by Steve Pulaski

Suffragette is the kind of film that races past many other probable Oscar contenders to get in theaters, giving you the impression of its esteemed quality, until you sit down and watch it to realize it’s a mediocre representation of an important part of history in an already crowded sea of adult drama. Overlong, underwritten, and messily shot throughout, this is a film more concerned with tugging the heartstrings of the viewers than attempting to detail the scope and impact of a significant movement in the long, arduous pursuit of gender equality.

What better way to detail the Suffragette movement by way of a fictional character, Maud Watts (Carey Mulligan) in particular. She’s a twenty-four year old laundress, working tireless hours in sweatshop conditions in order to provide for her husband and young boy. She witnesses the riots of the Suffragettes in the crowded streets of London as she works, one of whom is Violet Miller (Anne-Marie Duff), one of her coworkers who believes that peaceful protest will no longer work in attempting to get the voices of women recognized.

Directed by
Sarah Gavron
Carey Mulligan, Anne-Marie Duff, Helena Bonham Carter
Release Date
23 October 2015
Steve’s Grade: D-

The film follows Maud as she works to support her family and becomes close with Emily Davison (Natalie Press) – one of the few people to have actually existed during this time – a woman who encourages Maud to fight for her equal rights in voting and pay. Along the way, because she is jailed numerous times for speaking out against the corrupt Parliament, Maud is jailed and eventually loses custody of her child, in addition to losing her job. As her life spirals out of control, tensions between men and women heat up tremendously, with Inspector Steed (Brendan Gleeson) being called in to try and simmer the pot that is boiling underneath frustrated women all over London.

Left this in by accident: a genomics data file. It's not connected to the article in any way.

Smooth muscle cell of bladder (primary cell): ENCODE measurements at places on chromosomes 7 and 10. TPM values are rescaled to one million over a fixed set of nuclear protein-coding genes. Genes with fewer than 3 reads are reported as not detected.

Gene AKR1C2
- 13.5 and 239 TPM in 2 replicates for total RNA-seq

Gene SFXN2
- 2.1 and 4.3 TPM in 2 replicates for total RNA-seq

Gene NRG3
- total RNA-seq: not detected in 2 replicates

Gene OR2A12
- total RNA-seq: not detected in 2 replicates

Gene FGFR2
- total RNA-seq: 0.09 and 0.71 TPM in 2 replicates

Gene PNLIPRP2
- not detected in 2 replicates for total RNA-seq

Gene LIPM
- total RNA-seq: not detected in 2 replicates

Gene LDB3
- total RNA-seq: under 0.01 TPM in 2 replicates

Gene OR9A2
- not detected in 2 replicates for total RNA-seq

Maud is a bland character, to say the least, though the filmmakers’ focus on her is well-intentioned. While Maud may not have been a real character in the Suffragette movement, her commonality is intended to show the everyday women behind this movement. This wouldn’t be so bad if Maud was (a) defined by her ideas and her own feelings rather than feeling like a scrapbook, with her ideology cut and pasted from the likes of others around her upon meeting them and (b) didn’t spend so much time focused on her needy, absent-minded husband. This is another perfect example of a female-centric film that gets too involved with a male love-interest and falls prey to an underdeveloped female character and an unremarkable, archetypal male character.

With that, the focus on fictional characters only makes it easier for director Sarah Gavron and screenwriter Abi Morgan to go for cheaper, emotionally manipulative ploys. Every time we see the Suffragettes beaten in public protests or cruelly mistreated in prisons, we hear accompanying orchestration so unsubtle and bombastic to fit the mood we should be feeling it would make Hans Zimmer blush. This is an element made to distract from the struggles of these brave women, and the focus on Maud’s family in addition to this only makes it more of a misdirection. The brutality here is less for a depiction of authenticity and more a cheap, emotional ploy.

Then there’s Gavron’s directing, which leaves a lot to be desired. Aside from capturing the entire event with an ugly, ungainly visual palette that emphasizes murky browns, grays, and greens, the manner in which Gavron chooses to direct a number of these scenes is questionable. Anytime a protest occurs in the streets, consider a very early scene when Violet smashes storefront windows by throwing rocks, Gavron goes for a closeups and unruly shakiness in her videography, allowing no elaboration on any kind of environmental sense of placement. This sort of tactic is used throughout the film, making for a film that’s as nauseating as it is boring, anchored in mediocrity thanks to a longer runtime for a story that lacks almost any kind of development what so even.

Suffragette‘s poorness as a film is only more disappointing, considering this is a project almost entirely helmed by women (even down to the film’s two financial backers, Alison Owen and Faye Ward). The stunning mediocrity of this film is attributable to numerous different items, but the ultimate sin is this is a film with an important message, a significant movement, and a chance to voice its ideas at a critical time where the gender gap plays a huge role in every day society – and it chooses to milk it for cheap pathos rather than tell a compelling, factual story.